No, not to fix the tank, but for identification and repair of other plastic stuff. As I said before, it's the fuel contamination that's going to hurt any repair efforts. Just to be sure, I discussed this with a couple of the non-metallics materials and processes engineers at work (who also ride), and they came up with the same conclusion. Anythin you could do would either not adhere from the outset, or would fail the first time any significant load, either from differential pressure, fuel slosh, or strain compatibility, was applied to the tank. Interestingly enough, one of them has been trying to find ways of "driving off" the contamination from jet fuel when stored in thermoplastic tanks, and has been less than successful.

what about the web site that post here, it seems to have large range of solutions for plastic repair.

send an email to the web site that post here that's what i write to them :

Hello

I have my dirt bike fuel tank cracked.

The problem is that I'm not sure what kind of plastic is made of: PP or PE.

I talked to some people and to their opinion there is no way to fix it because of the contamination of the plastic by the gasoline.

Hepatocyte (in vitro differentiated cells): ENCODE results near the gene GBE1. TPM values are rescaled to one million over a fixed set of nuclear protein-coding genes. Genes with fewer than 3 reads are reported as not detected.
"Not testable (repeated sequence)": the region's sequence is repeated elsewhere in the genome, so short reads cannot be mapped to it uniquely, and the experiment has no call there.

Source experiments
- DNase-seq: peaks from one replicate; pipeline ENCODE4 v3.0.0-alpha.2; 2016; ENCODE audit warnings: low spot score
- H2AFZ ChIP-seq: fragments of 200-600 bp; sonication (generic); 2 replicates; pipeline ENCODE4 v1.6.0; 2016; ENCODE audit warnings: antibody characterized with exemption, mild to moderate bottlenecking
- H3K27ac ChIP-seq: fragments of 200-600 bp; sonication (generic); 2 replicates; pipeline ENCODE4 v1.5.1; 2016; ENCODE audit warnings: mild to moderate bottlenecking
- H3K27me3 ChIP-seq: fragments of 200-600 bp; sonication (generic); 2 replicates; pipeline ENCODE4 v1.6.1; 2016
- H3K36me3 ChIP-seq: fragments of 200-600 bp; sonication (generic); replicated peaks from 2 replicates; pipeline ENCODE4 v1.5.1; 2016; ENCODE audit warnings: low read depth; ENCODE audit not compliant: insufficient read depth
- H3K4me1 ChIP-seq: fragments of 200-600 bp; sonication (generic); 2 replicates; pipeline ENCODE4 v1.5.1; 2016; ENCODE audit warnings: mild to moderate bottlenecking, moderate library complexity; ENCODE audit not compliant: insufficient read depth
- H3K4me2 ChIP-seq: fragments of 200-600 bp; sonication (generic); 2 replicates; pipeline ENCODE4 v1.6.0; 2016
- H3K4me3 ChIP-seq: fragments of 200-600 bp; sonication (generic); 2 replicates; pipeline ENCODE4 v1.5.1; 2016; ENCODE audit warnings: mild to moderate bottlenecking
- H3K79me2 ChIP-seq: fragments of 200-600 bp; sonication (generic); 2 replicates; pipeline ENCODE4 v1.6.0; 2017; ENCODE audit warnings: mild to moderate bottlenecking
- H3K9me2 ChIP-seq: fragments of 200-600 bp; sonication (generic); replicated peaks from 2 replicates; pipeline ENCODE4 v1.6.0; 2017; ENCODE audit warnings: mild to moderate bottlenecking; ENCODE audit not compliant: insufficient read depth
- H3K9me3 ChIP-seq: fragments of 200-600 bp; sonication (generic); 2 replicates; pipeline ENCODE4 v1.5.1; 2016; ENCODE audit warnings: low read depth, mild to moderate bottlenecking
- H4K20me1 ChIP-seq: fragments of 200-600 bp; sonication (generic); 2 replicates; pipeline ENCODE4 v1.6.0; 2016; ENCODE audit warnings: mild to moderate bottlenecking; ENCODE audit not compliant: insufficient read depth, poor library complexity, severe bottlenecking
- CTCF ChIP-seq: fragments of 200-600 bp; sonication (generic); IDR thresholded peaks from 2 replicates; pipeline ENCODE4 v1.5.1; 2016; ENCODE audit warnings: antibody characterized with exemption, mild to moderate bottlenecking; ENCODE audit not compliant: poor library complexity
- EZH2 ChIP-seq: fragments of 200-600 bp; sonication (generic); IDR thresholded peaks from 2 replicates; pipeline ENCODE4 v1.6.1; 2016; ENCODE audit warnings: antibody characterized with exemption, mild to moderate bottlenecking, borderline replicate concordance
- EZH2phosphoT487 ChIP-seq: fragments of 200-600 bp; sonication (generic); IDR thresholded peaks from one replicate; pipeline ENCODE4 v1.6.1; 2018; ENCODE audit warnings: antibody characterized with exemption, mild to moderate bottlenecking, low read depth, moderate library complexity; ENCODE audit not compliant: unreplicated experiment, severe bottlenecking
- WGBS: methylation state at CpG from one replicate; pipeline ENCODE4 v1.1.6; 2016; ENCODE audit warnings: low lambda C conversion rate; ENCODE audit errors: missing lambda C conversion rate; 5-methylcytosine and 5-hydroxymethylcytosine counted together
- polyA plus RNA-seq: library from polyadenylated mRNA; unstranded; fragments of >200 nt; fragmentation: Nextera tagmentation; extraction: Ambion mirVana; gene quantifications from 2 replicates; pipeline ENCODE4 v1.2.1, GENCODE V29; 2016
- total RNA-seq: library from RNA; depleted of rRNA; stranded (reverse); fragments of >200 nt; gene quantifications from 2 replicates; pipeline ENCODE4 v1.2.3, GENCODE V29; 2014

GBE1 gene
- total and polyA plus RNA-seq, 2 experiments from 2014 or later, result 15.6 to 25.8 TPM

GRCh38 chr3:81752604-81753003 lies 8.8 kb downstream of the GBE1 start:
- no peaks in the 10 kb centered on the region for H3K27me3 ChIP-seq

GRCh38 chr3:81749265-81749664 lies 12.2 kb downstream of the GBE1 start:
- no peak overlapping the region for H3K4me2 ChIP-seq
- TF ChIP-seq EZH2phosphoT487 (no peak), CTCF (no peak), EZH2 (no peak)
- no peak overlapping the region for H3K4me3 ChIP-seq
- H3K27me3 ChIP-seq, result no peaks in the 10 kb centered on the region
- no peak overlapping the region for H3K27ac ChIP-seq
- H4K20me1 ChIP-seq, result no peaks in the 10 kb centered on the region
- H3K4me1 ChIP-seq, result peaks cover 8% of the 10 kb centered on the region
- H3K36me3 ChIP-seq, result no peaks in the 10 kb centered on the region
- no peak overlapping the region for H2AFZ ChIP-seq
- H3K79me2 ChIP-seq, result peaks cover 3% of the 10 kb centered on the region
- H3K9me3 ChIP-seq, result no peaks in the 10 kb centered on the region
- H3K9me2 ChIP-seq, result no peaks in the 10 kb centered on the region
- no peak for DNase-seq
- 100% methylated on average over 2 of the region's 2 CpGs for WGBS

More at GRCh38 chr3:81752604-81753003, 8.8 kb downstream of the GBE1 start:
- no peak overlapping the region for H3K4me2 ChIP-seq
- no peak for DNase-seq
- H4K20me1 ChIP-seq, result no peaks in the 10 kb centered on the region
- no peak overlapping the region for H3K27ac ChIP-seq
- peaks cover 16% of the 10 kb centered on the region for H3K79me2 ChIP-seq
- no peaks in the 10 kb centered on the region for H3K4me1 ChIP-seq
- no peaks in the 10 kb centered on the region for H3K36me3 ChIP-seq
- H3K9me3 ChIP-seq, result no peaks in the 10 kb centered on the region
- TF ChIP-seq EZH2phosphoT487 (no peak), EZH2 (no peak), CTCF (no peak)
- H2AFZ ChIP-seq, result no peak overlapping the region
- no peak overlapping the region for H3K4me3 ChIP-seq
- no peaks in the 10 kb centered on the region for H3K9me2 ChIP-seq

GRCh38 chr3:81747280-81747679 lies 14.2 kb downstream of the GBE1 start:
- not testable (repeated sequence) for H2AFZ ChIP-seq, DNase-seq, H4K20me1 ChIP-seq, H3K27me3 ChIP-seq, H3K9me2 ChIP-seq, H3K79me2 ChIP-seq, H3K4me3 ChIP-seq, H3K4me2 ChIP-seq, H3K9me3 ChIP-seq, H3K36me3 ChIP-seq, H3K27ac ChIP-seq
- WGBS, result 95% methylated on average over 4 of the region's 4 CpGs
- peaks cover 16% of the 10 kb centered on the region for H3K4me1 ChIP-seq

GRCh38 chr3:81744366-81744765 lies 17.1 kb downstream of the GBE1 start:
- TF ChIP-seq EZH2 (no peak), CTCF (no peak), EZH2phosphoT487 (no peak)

1. is that correct?

2. Is there away to fix the crack although it is contaminate with fuel (carbonize)

thanks

and their answer

Tsvi,

You can tell your friends they are wrong. I believe your tank is PE...virtually all motorcycle tanks that are plastic are some variety of PE, so you can pretty much rule out PP. Fixing a fuel tank is quite easy as long as its not crosslinked PE, but that can be done too. For normal PE (thermoplastic), all you would do is v groove out the crack using a dremel tool to expose fresh plastic, sand the edges of the v-groove, then weld it up!

In the rare case its crosslinked PE (Thermoset - not meltable) you would still use the ATV or KC Welder to fix the tank following the same steps as above, but you would scuff up the v-groove with 60 grit paper and just apply the rod more or less like a patch. You would not melt the base material in this case.